Where will Mallory Pugh sign after leaving UCLA: NWSL or France?
On Monday night, SI.com broke the news that 18-year-old Mallory Pugh, the most coveted teenager in U.S. women’s soccer, was turning pro and leaving UCLA before having played an official game there. But where will Pugh sign?
The Washington Spirit are at the top of the NWSL allocation list, but Pugh doesn’t want to play there and would prefer to play in Portland with the Thorns. If that doesn’t happen, then Pugh could sign with perennial powers PSG or Lyon in France.
SI.com has learned that Portland has proposed a significant trade with Washington for the potential right to sign Pugh, but the Spirit, who have the first attempt to sign her through the league's allocation process, aren't budging. The stalemate could be settled at the NWSL owners meetings this Friday in Orlando, with U.S. Soccer president Sunil Gulati brokering. (The NWSL is currently searching for a new commissioner to replace the departed Jeff Plush.)
The tug of war isn't limited to her on-field decision, either. Pugh is also set to decide between signing with Nike and Adidas, with potentially more shoe money on the table for her if she stays in the United States.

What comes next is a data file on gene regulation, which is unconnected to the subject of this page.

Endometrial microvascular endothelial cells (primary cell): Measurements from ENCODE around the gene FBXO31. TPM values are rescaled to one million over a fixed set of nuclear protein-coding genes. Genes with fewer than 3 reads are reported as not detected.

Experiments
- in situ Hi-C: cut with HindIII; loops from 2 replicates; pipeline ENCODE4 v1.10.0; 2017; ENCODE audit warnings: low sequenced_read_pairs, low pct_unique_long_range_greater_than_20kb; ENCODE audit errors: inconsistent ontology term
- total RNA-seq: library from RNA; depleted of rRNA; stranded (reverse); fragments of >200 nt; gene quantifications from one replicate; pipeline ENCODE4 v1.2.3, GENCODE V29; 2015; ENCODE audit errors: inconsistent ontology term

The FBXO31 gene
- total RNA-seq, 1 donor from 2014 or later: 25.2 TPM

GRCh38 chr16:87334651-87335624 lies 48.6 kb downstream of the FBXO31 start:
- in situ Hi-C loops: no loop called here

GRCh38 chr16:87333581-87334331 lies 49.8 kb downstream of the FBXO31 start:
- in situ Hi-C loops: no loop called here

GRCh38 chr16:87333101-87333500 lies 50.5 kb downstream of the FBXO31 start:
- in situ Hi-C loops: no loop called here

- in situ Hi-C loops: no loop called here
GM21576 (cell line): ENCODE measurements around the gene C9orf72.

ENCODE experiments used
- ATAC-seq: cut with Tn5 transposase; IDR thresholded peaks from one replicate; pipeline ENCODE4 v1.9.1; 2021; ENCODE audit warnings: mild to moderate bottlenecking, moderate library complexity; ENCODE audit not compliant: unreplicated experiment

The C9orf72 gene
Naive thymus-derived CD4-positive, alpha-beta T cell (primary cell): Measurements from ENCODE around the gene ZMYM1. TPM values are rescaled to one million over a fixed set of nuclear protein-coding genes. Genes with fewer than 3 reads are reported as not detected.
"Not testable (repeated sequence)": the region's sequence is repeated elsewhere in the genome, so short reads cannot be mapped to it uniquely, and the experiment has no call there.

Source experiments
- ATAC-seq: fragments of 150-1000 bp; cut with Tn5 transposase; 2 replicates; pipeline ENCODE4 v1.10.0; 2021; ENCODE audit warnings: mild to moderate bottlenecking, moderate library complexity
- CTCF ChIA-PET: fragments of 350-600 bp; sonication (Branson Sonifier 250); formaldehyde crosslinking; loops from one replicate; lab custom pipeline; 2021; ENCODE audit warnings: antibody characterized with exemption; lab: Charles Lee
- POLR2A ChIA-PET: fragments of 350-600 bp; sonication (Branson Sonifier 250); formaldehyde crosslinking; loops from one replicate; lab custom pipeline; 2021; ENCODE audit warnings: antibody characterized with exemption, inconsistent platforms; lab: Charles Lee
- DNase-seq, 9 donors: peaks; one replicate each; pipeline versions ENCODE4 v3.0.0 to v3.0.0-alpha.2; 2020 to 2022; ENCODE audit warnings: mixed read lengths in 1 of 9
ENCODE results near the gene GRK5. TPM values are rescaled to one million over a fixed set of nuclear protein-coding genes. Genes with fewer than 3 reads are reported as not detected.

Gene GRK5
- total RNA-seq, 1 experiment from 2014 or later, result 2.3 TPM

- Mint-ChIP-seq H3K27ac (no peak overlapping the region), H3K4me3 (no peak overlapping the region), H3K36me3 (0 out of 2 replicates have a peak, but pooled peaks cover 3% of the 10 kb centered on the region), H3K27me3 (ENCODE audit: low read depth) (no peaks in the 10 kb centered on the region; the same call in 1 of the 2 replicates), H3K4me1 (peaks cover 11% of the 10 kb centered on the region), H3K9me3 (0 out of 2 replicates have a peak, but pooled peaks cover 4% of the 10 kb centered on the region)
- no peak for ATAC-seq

Pugh burst onto the U.S. women's national team scene over a year ago, scoring on her debut in January 2016 against Ireland. She has four senior national team goals to her name in 22 caps.
Elsewhere around the soccer world:
The CONCACAF Congress took place two weekends ago, and one topic that was discussed was a potential League of Nations that would mirror the one happening in UEFA to replace friendlies after World Cup 2018.
UEFA’s decision would make it impossible for CONCACAF teams like the U.S. to arrange friendlies against European teams, so CONCACAF is planning to join the League of Nations party. (Reuters first reported that news.)
Sources say that benefits from League of Nations success might include a berth in the eventual replacement World Cup qualifying tournament for the Hexagonal, which would see an increase from the six teams that are currently in it. Under FIFA's outline for the expanded 48-team World Cup, CONCACAF would receive six berths, up from the current three and a half, in the main event.
This is all in proposal mode now at CONCACAF, but sources say that the confederation does not want to remove the two quadrennial World Cup qualifying showdowns between the U.S. and Mexico.